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Advice please: new TA overwhelmed/unsure of role 3 months in

Discussion in 'Teaching assistants' started by joannarh95, Jan 19, 2018.

  1. joannarh95

    joannarh95 New commenter


    I graduated from Uni last year, and have been a Teaching Assistant working in Nursery since the end of October. The job I am in was advertised as a general TA role, not 1:1 (I sadly no longer have the advert, but I wouldn't have applied for it had it been advertised 1:1). I wasn't given a job description, however I have kept the copy that was on the recruitment site where I found the job details. It's a generic TA job description.

    When I started the job, I was told that I would be given responsibility for carrying out Speech and Language Therapy interventions with some children (I have a Linguistics degree), and that I would be supported by a Speech and Language Therapist (as I have been). I also made it quite clear in the interview that while I am really interested in Speech Therapy, I have never had any training and this was one of the questions I asked about at interview. I am now finding however that I'm really out of my depth with the SLT. They are aware that I need training and so are sending me on two courses in a couple of weeks and in March. This is fine, however I am currently worried that if they were to do an observation, I would completely fail it at the moment.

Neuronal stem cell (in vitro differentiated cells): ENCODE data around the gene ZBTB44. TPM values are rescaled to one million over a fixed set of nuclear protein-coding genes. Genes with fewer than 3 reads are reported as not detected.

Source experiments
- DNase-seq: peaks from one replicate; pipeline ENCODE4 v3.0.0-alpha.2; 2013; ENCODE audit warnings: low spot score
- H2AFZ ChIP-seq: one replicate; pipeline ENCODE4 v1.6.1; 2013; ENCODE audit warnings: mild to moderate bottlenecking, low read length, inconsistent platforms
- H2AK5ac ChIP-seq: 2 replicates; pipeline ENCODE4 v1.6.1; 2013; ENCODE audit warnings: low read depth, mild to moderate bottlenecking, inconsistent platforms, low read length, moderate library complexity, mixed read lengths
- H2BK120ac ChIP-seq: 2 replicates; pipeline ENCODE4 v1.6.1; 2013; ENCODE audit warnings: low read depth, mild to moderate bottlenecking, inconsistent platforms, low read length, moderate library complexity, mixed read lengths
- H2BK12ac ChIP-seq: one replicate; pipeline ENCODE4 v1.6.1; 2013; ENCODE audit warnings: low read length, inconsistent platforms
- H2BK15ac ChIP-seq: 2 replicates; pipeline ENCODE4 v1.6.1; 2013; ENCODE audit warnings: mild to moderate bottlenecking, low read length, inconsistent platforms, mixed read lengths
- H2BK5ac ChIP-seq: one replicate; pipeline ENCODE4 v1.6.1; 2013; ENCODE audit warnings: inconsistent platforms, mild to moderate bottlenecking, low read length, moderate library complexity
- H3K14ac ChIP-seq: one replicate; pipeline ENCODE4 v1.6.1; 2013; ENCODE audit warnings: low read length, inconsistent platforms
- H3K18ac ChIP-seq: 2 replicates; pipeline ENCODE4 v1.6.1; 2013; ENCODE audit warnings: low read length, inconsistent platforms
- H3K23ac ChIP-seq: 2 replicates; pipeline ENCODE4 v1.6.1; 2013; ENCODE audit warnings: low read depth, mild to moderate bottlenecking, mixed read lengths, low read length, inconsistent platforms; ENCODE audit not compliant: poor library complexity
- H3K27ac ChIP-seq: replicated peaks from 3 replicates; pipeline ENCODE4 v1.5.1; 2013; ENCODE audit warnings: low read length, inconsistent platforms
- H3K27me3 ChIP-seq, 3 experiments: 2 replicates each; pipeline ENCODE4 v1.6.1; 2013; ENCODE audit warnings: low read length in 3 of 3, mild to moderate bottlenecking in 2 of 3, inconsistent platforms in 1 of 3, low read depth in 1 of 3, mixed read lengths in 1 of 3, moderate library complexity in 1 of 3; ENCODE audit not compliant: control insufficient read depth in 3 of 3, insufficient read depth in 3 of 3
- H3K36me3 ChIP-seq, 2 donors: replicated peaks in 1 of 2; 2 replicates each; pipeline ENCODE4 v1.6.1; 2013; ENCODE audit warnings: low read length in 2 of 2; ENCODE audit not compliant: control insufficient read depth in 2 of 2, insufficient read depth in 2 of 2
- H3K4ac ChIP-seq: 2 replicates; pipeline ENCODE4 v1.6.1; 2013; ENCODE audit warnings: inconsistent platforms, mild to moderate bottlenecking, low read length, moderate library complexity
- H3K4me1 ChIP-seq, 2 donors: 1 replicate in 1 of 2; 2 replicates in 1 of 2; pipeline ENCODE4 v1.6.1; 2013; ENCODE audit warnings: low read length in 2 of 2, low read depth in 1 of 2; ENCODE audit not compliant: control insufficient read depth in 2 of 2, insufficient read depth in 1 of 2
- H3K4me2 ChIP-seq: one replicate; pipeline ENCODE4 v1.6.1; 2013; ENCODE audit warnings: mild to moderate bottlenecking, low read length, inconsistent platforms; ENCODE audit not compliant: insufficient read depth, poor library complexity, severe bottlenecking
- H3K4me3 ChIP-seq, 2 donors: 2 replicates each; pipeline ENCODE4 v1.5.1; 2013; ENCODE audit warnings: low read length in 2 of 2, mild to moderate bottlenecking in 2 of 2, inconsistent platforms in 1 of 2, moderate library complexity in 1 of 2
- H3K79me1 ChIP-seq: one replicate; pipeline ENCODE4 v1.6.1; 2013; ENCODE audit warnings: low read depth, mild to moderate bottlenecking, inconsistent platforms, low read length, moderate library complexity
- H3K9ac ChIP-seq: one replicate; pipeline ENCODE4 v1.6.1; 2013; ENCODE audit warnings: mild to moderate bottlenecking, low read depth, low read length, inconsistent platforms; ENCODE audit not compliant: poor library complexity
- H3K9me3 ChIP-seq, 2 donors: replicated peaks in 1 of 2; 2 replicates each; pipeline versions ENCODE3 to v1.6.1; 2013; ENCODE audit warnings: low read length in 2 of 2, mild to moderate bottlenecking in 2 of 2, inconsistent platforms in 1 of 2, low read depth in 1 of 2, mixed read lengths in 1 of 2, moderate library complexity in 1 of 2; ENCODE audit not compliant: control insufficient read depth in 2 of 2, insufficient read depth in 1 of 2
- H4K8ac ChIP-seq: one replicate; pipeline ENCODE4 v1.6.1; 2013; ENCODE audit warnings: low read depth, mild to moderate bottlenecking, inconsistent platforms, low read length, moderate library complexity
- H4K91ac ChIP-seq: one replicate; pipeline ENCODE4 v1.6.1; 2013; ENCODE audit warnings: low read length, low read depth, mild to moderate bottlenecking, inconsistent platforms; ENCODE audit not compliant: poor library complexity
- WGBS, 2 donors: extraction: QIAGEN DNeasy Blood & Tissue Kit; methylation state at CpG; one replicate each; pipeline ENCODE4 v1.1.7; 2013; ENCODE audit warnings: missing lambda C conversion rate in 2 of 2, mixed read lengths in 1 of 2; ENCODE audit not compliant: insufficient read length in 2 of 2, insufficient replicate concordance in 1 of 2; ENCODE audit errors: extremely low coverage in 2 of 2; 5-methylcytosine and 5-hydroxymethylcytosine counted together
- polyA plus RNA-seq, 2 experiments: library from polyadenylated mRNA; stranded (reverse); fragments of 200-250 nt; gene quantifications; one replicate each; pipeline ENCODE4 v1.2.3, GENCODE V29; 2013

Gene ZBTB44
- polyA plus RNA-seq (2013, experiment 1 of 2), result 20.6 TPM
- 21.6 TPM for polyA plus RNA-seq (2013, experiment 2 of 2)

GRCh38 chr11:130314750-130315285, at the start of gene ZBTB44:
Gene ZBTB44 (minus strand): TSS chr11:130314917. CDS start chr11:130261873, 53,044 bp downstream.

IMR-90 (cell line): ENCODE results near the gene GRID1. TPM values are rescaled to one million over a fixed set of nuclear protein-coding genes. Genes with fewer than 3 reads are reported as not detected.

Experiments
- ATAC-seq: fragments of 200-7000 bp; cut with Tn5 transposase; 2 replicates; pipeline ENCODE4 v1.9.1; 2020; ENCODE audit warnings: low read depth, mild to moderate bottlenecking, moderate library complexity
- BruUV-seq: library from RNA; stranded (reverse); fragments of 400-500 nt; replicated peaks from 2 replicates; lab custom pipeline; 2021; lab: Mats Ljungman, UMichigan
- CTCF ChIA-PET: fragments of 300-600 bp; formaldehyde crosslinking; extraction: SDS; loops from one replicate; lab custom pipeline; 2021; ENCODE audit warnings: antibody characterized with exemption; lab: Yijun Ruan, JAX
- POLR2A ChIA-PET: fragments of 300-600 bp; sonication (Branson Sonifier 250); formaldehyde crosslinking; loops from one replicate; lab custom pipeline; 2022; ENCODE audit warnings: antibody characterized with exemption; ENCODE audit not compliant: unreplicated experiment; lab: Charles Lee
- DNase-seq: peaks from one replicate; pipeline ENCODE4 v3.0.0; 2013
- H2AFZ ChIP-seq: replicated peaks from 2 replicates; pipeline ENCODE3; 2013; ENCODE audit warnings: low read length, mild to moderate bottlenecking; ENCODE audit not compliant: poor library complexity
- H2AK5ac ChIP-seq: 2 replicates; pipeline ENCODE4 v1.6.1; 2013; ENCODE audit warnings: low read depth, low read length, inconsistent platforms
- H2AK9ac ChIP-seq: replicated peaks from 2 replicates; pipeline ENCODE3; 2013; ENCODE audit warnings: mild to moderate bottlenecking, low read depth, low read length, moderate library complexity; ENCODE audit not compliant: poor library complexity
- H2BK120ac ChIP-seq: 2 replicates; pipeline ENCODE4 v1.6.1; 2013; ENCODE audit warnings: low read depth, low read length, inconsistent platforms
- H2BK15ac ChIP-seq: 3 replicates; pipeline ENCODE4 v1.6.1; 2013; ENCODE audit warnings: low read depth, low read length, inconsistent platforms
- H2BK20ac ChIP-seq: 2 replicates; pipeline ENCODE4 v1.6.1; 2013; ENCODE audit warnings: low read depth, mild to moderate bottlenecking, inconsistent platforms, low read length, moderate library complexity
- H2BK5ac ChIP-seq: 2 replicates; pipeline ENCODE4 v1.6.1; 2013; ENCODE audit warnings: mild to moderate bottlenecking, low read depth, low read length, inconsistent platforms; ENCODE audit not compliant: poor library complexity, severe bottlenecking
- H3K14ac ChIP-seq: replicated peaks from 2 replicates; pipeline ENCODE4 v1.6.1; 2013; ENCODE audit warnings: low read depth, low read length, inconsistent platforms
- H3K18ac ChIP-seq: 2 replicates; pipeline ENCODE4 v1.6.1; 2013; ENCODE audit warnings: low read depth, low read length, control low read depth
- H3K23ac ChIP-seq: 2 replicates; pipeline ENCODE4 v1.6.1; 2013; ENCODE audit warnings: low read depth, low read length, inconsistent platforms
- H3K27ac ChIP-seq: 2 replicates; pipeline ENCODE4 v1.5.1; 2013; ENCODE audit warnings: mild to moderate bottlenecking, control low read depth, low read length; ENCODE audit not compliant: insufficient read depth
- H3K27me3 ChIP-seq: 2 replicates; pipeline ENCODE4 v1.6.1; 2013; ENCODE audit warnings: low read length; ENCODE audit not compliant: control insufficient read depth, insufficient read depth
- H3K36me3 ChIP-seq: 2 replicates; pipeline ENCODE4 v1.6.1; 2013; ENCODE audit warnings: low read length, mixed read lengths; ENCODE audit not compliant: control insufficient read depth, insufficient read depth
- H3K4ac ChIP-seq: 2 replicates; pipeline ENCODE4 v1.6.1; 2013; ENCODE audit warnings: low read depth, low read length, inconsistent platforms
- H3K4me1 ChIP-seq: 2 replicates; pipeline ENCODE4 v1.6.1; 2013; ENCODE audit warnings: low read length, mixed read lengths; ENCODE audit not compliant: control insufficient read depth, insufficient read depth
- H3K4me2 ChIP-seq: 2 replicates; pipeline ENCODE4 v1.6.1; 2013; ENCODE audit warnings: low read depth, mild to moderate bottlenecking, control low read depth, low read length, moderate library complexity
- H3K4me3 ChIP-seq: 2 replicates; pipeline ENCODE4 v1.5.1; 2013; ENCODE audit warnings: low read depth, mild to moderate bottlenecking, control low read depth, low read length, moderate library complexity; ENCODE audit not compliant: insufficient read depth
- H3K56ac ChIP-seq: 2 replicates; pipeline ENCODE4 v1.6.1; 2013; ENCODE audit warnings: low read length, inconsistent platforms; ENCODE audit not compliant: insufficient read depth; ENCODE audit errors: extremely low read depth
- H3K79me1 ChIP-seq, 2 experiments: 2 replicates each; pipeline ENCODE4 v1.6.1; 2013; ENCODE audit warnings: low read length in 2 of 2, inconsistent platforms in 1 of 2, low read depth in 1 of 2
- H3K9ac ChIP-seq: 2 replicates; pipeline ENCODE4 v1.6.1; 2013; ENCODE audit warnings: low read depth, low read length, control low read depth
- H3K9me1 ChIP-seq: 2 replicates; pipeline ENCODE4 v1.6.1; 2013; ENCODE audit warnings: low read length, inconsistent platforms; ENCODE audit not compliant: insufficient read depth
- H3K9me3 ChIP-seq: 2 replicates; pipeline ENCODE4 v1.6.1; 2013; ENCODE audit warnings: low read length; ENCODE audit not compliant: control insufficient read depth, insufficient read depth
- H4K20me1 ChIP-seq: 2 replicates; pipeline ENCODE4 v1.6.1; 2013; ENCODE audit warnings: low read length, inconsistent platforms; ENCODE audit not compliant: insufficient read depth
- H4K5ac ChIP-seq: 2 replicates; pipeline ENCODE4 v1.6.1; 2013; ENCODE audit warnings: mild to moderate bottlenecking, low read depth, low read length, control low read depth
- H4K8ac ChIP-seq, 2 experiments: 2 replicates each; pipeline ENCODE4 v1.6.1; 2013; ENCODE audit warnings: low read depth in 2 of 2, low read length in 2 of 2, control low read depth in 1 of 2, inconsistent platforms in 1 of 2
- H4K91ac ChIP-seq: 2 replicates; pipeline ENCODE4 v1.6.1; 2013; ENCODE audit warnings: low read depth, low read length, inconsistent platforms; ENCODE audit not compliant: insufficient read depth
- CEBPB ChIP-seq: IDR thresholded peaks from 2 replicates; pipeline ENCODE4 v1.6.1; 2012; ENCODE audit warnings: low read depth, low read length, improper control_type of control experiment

The other thing that I'm feeling incredibly stressed out about is the fact that I have been given responsibility for a pupil with suspected Autism. I am however very unsure whether I am 1:1 or a just a Keyworker. Around a couple of months ago when the child was assessed by SEN services the class teacher made it clear that I wasn't a 1:1 and that the child has no-one assigned to him in that capacity. However now I am being expected to follow his speech and SEN support plans that the SENCo has given (not discussed) with me, and have been described to the PPA supply teacher (by the normal teacher) as this child's 1:1. So I am getting really mixed messages. I purposely didn't apply for 1:1 as I didn't want the responsibility, and now it seems I have assumed this role, despite no formal clarification.

    I don't know how to bring this up with my class teacher without sounding like I am reluctant to work in this capacity, and I wanted to know how normal it is for TA positions to change slightly from what was applied for? Would it be reasonable to explain my frustration that I have never been explicitly told that I am this child's 1:1? Has anyone else had a similar situation? How should I bring it up?

    Are there any inexperienced TA's currently doing SLT in early years that would have any advice? I feel guilty because I have a Linguistics degree so understand all the terminology on the support plans but putting it into practice is difficult (we use toys however I am expected to plan which resources to use each week and report back to the therapist). I have a child with attention targets who I am struggling just to get to sit down in the sessions, although sometimes he is fine - it varies from day to day. I am struggling to break through to the other child with suspected ASD.

    Any advice is appreciated!

    Thank you.
  2. sunshineneeded

    sunshineneeded Star commenter

    I don't have any specific advice re SLT in early years, but wanted to reassure you that it's very, very normal for TAs to find themselves working in a different role to that advertised! Schools change constantly - new children arrive mid-year who clearly need a lot of assessment and support and a school's only option is often to shift the support staff team around and assign someone to work with the child temporarily - this can often become permanent. Most TAs also have a very generic job description.